On Thursday, I hosted the latest session in my “Ask Me Anything” webinar series: “Dow30,000: What’s Next?” Please click this link Passcode: xZr.q&6E if you would like to view the recording.
I hope 2021 has started off well for everyone. If you haven’t noticed, I have made some changes to Apprise’s content offerings over the last few months. Going forward, I will publish “Apprise’s Five Favorite Reads” on the second and fourth Fridays of the month. On the first and third Fridays of the month, I will share original content — written or video. I will host Apprise’s “Ask Me Anything” series on the second and fourth Thursdays of the month. There may be other content as the year progresses as well.
As we start a new year, investors wonder what lies ahead for the markets. You can find many market forecasts. As a rule, you should ignore them. Making accurate forecasts is hard. When it comes to the stock market, making predictions can be a futile exercise. Market forecasts are typically wrong. Often by significant amounts. This week’s first article provides some data showing how bad market forecasts can be. The following two quotes sum up my feelings on forecasts quite well:
· “It’s tough to make predictions, especially about the future.” Yogi Berra.
· “We’ve long felt that the only value of stock forecasters is to make fortune tellers look good.” Warren Buffett
Market performance in 2020 was volatile, to say the least. At its low for the year, the S&P 500 was down 33.9%. Despite the global pandemic – and much to the surprise of investors and market prognosticators alike – the market quickly recovered from its lows. For the year, the S&P 500 was up 16.3%. Quite an impressive showing.
Despite the uncertainty associated with the upcoming change in political leadership and the continued impact of the pandemic, the S&P is up 1.1% in January as of Thursday’s close.
Here are the links to this week’s articles as well as a brief description of each:
1. Clueless About 2020, Wall Street Forecasters Are at It Again for 2021. Wall Street forecasters are notoriously bad at their craft. I can’t forecast what the market will do this year, you can’t, and they can’t either. I doubt you can find even one person that forecast the S&P 500 would hit an all-time high in mid-February only to be more than 30% lower about a month later. I haven’t read a word about the amazing prognosticator who got those two forecasts right. I haven’t heard about anyone who predicted the market would reach a new all-time high in mid-August either. Why? Those individuals don’t exist. In December 2019, the median consensus on Wall Street was that the S&P 500 would rise 2.7% in 2020. That was way off, too. The S&P ended the year up 16.3%. From 2000 through 2020, the median Wall Street forecast missed its target by an average of 12.9%. Your best bet is to put together a financial plan. Then work toward achieving the goals you set out in your plan. If you would like some help with your financial plan, please schedule a call.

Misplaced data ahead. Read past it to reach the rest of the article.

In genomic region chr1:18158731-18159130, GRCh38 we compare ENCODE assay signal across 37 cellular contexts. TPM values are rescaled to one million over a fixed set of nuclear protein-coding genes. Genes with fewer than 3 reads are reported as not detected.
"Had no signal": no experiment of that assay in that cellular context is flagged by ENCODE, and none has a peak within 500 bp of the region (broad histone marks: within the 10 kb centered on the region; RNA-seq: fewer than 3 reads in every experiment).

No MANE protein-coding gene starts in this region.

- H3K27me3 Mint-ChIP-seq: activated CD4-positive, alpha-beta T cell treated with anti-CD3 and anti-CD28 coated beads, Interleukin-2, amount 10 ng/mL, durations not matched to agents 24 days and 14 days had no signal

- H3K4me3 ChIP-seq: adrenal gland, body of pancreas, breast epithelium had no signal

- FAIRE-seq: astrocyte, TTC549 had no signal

2. How to Achieve Your New Year’s Resolutions, According to Psychology. In January we are reminded to make New Year’s resolutions and set goals. We keep some. Others fall by the wayside within days. Motivation, temptation, and achievement can help make your new routines work. If you’d like yours to stick, read on. This article shares 10 findings that could help make your New Year’s resolution stay last all year. You can find another tip in this article: Why Small Habits Make a Big Difference.
3. Something of Value. I regularly share memos from Oaktree Capital’s Howard Marks. He’s one of my favorite investors. I never fail to learn something when I read or listen to what he has to say. Given the present market environment, I think this might be his best memo ever. Over the last decade, growth stocks significantly outperformed value stocks. Marks shares his views on the art and science of value investing, especially in the context of today’s increasingly efficient and complex world. I found the shared exchanges between Marks and his son quite insightful. Should value and growth be viewed as mutually exclusive. Perhaps not. Read on to find out why.
4. The Big Rocks and the Jar: A Lesson in Making Priorities. When working on financial plans with clients, I schedule life planning discussions to help set priorities. This parable reminds us why we should start with the most important things.
5. Why Markets Boomed in a Year of Human Misery. Last year, the economic and political backdrop were quite challenging. As a result, many investors questioned the market’s strong performance. We are often reminded that the stock market is not the economy. The Fed’s actions and the stimulus helped. Other contributing factors included increased savings by white-collar workers and a much lower-than-expected decline in total employee compensation. Confused? Check out the article.
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Phil Weiss founded Apprise Wealth Management. He started his financial services career in 1987 working as a tax professional for Deloitte & Touche. For the past 25+ years, he has worked extensively in the areas of financial planning and investment management. Phil is both a CFA charterholder and a CPA.
Located just north of Baltimore, Apprise works with clients face-to-face locally and can also work virtually regardless of location.